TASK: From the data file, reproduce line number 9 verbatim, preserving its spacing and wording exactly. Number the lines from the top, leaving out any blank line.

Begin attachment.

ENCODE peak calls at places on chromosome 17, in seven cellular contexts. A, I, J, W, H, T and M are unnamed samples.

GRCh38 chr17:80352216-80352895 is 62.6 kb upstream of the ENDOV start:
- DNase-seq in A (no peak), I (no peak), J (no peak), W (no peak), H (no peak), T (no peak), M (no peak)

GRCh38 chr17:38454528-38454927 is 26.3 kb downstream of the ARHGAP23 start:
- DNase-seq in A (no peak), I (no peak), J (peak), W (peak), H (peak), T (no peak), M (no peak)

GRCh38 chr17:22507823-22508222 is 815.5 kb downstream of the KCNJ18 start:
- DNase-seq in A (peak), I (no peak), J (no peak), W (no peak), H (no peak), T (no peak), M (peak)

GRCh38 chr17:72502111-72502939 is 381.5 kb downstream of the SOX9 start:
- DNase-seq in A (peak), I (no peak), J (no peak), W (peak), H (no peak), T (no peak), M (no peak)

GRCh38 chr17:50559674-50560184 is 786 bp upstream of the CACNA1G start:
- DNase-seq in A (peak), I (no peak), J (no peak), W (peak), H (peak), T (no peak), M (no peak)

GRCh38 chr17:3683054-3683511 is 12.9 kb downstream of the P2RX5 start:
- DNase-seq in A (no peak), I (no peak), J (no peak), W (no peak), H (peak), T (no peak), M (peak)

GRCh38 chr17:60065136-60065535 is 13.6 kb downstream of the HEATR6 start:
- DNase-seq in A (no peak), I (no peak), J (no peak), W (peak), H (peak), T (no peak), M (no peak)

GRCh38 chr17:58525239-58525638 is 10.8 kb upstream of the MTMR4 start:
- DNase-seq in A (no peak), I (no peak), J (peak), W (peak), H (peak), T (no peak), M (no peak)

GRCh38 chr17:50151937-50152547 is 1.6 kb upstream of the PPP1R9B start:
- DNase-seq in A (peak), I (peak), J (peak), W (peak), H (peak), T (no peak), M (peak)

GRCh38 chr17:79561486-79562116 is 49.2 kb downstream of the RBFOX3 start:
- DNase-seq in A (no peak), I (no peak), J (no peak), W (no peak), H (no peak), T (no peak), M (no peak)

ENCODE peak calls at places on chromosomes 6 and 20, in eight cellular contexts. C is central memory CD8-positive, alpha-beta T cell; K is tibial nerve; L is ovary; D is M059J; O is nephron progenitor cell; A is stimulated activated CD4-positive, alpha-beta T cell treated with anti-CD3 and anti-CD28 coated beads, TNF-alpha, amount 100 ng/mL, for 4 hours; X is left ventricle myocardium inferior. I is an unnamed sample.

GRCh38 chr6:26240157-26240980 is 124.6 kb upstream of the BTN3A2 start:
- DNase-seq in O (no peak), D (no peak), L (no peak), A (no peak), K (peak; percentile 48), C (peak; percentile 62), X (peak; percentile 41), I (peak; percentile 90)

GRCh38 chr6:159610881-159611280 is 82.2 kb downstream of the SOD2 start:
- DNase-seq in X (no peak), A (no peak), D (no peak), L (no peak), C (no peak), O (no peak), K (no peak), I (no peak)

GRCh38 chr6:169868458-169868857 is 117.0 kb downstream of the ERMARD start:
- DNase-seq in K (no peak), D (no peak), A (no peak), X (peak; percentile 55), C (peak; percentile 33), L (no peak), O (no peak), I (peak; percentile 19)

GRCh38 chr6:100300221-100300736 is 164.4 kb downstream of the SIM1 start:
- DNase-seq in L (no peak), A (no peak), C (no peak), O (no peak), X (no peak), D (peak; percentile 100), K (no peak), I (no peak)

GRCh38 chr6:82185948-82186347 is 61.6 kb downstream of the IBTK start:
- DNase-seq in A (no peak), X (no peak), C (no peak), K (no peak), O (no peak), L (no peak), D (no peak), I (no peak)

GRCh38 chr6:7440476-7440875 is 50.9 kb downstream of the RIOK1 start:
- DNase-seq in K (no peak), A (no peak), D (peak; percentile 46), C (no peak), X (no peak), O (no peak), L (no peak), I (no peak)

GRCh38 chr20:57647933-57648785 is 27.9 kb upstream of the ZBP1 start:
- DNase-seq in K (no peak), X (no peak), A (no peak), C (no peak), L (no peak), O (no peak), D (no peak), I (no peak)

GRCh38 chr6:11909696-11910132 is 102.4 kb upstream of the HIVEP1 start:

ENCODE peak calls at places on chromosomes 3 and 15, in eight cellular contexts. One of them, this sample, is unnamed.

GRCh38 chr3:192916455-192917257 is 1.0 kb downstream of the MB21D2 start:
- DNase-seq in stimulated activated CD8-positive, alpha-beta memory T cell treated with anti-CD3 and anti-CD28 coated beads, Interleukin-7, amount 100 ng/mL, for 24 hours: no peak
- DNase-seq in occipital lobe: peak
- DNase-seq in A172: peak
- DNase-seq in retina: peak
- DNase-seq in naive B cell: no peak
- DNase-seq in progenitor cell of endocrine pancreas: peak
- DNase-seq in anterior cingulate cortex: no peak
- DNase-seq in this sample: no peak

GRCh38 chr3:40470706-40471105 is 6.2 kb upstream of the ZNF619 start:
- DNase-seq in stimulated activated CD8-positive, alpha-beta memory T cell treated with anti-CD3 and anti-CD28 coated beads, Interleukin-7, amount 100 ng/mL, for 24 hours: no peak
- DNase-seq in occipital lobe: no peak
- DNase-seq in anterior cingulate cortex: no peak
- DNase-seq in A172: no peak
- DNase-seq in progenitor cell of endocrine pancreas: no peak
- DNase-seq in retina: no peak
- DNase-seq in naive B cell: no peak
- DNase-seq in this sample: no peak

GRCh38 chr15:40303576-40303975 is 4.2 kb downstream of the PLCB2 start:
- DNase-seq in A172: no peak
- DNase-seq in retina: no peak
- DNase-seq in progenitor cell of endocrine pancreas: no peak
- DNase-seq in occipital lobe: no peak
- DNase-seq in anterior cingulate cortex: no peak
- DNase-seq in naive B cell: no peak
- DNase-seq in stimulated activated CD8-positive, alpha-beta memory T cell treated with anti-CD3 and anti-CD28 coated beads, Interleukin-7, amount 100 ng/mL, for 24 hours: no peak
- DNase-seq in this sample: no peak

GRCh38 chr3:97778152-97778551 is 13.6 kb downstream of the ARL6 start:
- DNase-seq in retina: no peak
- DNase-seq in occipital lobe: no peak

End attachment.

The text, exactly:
- DNase-seq in A (peak), I (no peak), J (no peak), W (peak), H (no peak), T (no peak), M (no peak)